# Wind Turbine Lab Report

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FIXEDSPEEDVERSUSVARIABLESPEED The aerodynamic efficiency of a wind turbine depends on many elements of rotor design. Airfoil shape, chord length, blade length, blade twist, revolutions per minute (rpm), and angle of attack, are all elements that must be optimized for the expected wind conditions. The design of the airfoil and its angle of attack are critical to the power-producing capacity of the rotor. Each airfoil has an optimum angle of attack to produce an optimum liftto-drag ratio (the point at which the airfoil will have its optimum performance). 3 For a better understanding of how all these factors affect turbine operating modes, we will next provide a brief wind energy tutorial. Figure 5.0a shows the power (rate of flow of…show more content…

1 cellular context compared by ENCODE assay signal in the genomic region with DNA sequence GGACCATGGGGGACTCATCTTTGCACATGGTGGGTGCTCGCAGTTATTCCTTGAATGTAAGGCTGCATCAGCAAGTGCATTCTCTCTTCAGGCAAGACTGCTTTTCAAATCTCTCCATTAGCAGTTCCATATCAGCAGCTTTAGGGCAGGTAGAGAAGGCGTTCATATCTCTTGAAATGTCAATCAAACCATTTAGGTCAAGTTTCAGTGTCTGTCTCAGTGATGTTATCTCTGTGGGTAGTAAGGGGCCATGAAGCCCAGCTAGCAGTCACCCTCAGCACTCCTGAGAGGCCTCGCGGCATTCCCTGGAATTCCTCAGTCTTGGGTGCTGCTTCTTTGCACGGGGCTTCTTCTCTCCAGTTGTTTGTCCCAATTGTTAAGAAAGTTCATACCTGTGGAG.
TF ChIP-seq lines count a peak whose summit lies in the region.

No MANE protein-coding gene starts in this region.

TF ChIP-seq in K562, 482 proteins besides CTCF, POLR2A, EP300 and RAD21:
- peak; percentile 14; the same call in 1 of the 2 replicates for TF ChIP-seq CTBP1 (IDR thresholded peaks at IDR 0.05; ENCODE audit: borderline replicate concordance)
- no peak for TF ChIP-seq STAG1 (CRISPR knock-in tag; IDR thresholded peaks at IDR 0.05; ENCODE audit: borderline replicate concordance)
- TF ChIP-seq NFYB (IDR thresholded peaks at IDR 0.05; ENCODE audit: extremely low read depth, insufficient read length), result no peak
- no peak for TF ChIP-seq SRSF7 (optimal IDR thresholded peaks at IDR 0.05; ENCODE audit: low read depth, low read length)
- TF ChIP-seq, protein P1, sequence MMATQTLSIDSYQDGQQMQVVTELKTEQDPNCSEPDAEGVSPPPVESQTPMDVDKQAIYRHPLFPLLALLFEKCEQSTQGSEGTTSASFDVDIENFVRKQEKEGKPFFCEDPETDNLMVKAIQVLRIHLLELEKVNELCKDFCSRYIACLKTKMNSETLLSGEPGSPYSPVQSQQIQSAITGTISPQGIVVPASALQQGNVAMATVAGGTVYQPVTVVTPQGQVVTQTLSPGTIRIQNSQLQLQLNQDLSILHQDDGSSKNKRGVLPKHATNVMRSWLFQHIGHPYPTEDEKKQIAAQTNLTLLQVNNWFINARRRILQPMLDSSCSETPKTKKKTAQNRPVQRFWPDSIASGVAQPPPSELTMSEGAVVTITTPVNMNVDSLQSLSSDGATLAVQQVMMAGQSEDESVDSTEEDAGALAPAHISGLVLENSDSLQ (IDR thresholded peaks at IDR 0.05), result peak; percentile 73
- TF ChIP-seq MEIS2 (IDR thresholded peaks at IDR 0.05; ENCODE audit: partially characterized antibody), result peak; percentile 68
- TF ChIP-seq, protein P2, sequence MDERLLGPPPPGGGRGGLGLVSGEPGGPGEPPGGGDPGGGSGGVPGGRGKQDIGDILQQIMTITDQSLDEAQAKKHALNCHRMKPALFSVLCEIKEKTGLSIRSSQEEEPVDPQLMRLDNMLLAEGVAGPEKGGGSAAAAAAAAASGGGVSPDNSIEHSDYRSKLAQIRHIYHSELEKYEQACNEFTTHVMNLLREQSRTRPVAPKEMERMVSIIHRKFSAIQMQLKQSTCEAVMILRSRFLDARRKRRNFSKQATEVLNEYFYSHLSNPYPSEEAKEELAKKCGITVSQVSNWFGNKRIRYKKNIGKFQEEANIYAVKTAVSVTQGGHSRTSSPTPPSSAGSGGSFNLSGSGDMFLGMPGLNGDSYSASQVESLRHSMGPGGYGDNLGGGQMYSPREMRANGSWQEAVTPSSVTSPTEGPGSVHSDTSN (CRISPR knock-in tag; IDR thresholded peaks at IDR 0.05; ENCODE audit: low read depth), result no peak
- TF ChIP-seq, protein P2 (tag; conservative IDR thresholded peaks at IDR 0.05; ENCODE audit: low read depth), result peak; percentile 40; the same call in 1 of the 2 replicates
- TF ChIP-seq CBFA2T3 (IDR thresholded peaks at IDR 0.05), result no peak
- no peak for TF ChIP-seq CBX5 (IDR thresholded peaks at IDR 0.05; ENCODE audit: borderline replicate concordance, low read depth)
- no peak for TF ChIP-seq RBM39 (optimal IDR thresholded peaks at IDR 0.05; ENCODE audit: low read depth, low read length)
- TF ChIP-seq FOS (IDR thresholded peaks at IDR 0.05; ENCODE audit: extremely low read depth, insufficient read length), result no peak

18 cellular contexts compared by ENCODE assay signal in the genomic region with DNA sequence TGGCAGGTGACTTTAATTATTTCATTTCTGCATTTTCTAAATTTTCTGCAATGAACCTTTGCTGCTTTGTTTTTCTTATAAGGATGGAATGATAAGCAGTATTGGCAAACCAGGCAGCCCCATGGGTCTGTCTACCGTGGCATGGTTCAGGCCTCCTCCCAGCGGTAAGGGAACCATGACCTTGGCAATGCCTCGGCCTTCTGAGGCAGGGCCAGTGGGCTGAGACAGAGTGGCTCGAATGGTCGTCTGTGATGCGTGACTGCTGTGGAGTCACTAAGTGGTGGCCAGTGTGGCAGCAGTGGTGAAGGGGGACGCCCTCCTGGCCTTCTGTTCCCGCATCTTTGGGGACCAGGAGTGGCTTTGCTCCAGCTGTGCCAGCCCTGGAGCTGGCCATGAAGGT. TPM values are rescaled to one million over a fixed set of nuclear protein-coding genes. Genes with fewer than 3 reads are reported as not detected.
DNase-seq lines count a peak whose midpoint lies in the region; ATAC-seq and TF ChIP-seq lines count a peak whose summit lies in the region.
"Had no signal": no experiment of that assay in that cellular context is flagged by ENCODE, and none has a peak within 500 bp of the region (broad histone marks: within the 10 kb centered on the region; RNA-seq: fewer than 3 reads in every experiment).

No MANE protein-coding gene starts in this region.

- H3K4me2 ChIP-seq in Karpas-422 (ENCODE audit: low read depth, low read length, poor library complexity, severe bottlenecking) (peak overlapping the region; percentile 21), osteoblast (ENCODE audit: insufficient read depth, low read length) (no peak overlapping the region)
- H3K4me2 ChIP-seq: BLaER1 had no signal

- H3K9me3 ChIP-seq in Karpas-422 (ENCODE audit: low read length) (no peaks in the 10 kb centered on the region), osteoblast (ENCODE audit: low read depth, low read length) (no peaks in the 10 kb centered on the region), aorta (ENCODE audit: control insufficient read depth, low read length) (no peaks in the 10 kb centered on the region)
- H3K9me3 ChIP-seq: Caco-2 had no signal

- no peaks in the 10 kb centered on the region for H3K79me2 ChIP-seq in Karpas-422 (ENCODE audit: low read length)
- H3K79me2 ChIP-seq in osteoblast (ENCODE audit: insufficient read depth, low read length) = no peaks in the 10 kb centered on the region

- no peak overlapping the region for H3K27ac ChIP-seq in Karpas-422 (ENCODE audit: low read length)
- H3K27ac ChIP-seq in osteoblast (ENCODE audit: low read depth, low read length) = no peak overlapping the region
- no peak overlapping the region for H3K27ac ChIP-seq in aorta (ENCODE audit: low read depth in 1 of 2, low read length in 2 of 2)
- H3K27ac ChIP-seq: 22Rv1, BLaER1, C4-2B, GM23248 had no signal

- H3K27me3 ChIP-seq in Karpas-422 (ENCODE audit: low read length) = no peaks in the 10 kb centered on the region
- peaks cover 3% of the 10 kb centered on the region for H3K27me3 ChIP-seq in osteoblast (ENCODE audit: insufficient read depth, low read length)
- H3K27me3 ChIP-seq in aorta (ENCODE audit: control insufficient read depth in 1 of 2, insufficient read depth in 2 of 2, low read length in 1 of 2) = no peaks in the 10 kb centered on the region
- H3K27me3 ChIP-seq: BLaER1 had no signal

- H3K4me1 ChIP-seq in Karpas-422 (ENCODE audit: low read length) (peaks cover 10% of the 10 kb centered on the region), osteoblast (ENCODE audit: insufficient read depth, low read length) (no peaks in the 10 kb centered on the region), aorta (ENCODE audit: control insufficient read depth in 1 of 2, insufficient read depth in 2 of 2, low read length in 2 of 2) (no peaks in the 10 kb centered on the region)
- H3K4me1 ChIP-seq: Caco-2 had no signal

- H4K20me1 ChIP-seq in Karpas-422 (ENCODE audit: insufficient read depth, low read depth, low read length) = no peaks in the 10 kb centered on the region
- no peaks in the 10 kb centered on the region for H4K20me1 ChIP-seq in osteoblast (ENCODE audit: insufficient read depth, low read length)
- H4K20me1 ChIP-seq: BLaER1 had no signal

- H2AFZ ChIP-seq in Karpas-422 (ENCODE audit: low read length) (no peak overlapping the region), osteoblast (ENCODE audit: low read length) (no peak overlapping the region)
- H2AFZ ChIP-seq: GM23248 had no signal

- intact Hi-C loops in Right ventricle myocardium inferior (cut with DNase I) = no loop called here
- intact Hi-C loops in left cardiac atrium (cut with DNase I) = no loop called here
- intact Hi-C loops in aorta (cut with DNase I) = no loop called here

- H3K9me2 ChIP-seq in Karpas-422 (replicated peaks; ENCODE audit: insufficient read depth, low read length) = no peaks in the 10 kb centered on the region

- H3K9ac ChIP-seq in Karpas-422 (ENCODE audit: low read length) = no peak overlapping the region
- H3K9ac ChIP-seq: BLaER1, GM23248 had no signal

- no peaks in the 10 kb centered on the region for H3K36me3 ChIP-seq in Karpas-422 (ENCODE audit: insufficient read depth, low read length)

By imagining tip speed ratio lines drawn with other slopes on either side of 7, one can see that, even if a turbine operates at variable speed along those lines, a given wind will produce less power from this machine than for the optimal ratio of 7. The other line, λ = 13, divides the positive or power-producing region from the negative or power-consuming (fan) region. Thus, this line defines therunaway speed of a wind turbine, because it gives the unloaded rotor speed for each wind speed. The rotor tips will be traveling thirteen times faster than the wind speed. Finally, this projection shows one way to compare performance of variable- and constant-speed operation. Suppose this wind turbine is operating at a constant speed of 40 rpm and the wind speed is 3 meters per second (m/s). The contours indicate that the machine will be producing less than one kilowatt of power. If the wind suddenly increases to 6 m/s but the machine is constrained to remain at 40 rpm, the operating point has only moved up one level of power. If, on the other hand, the machine had been allowed to increase speed and follow the λ = 7 locus, the operating point will have moved upward three power contour levels for the same 6 m/s